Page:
Natto and green onions over rice
Natto over rice with a fried egg -- yummy yolk
Natto over rice with slices of tomatoes and egg scramble with broccoli
The reason for the elaborate possibilities of natto--hahaha, well only 3--is because of an episode of "chopped” on the food network that aired in the spring. One of the secret ingredients the chefs were supposed to use was natto. For all you peeps who are unaware of what natto is, it is fermented soy beans with a very strong yeasty, sticky, stringy texture—mixed with soy sauce, and sometimes spicy mustard/green onions/nori (dried seaweed). For the novice natto consumer, this tasty treat, that I could eat all day long, breakfast, lunch, and dinner, is quite a turn off. Conversely, natto is such a simple, nutritious, daily snack in Japanese culture. Some research even suggests that the components in natto fight cancer as well as provide other beneficial outcomes. I will not bore you with all the details, but natto also comes with a fascinating back-story…at least as my father tells it…here goes: long ago, when Samurais roamed the earth on horseback and carriages, one such Samurai’s wife sent him off traveling with homemade food. One such dish was cooked soy beans. Because it was so cold in the back of the carriage, as time passed, the soy beans turned into natto. Even though the Samurai thought the soy beans were rotten and inedible when he saw the stringy texture, and smelled the yeasty stench, he was so hungry from the long journey that he ate it anyway. To his pleasure, it was delicious. Of course I know now that this story is probably not true because the process of natto creation can take months underground in the winter (well there are factories nowadays that can do this quicker for us.)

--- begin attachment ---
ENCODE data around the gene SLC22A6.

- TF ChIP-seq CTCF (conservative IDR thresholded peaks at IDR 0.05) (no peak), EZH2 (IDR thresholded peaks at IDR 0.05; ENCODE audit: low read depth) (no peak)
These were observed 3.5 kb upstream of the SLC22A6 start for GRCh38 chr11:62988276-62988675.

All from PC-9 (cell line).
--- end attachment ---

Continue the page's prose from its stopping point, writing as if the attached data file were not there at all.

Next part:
Ok, back to my original reason for writing this post…in the episode of chopped, I was quite disturbed when all of the chefs on the show butchered the natto by grinding it up in a blender and placing a measly bit of it as sauce on the plate, so as not to offend the commoner’s pallet. A true natto connoisseur (which I do consider myself) would not have made such an offense. So here I present 3 ways you can try natto. Another way that is easy on the pallet for the novice is natto-maki, or natto sushi roles—less slime. You can also get dried natto in little packets without the slime or smell. "Americans" even eat a product called Tempeh, which is dried soybean clumps, quite similar to dried natto, the difference that I have seen is that dried natto comes like dried peanuts, and Tempeh comes in clumps of dried fermented soy beans. So I leave you with this thought, how can a chef be a true chef without knowing about natto?!? That is all I have to say about that at this time.